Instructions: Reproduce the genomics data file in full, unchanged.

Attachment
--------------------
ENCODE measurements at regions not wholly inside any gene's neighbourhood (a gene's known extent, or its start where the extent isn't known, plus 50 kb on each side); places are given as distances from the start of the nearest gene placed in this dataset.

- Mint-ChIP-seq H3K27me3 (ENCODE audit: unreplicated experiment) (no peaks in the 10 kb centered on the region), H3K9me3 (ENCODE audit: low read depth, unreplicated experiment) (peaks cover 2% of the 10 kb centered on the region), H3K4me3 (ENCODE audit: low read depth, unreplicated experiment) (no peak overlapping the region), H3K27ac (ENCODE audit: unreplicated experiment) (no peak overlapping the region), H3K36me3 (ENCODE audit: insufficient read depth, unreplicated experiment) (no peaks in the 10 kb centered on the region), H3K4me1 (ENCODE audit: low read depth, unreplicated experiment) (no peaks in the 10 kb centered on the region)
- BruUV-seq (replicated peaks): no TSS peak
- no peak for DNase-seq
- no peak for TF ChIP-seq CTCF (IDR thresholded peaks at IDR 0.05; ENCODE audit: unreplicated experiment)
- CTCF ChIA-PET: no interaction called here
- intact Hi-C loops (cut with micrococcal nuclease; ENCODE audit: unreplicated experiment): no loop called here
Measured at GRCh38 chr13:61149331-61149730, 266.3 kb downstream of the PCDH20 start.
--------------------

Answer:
ENCODE measurements at regions not wholly inside any gene's neighbourhood (a gene's known extent, or its start where the extent isn't known, plus 50 kb on each side); places are given as distances from the start of the nearest gene placed in this dataset.

- Mint-ChIP-seq H3K27me3 (ENCODE audit: unreplicated experiment) (no peaks in the 10 kb centered on the region), H3K9me3 (ENCODE audit: low read depth, unreplicated experiment) (peaks cover 2% of the 10 kb centered on the region), H3K4me3 (ENCODE audit: low read depth, unreplicated experiment) (no peak overlapping the region), H3K27ac (ENCODE audit: unreplicated experiment) (no peak overlapping the region), H3K36me3 (ENCODE audit: insufficient read depth, unreplicated experiment) (no peaks in the 10 kb centered on the region), H3K4me1 (ENCODE audit: low read depth, unreplicated experiment) (no peaks in the 10 kb centered on the region)
- BruUV-seq (replicated peaks): no TSS peak
- no peak for DNase-seq
- no peak for TF ChIP-seq CTCF (IDR thresholded peaks at IDR 0.05; ENCODE audit: unreplicated experiment)
- CTCF ChIA-PET: no interaction called here
- intact Hi-C loops (cut with micrococcal nuclease; ENCODE audit: unreplicated experiment): no loop called here
Measured at GRCh38 chr13:61149331-61149730, 266.3 kb downstream of the PCDH20 start.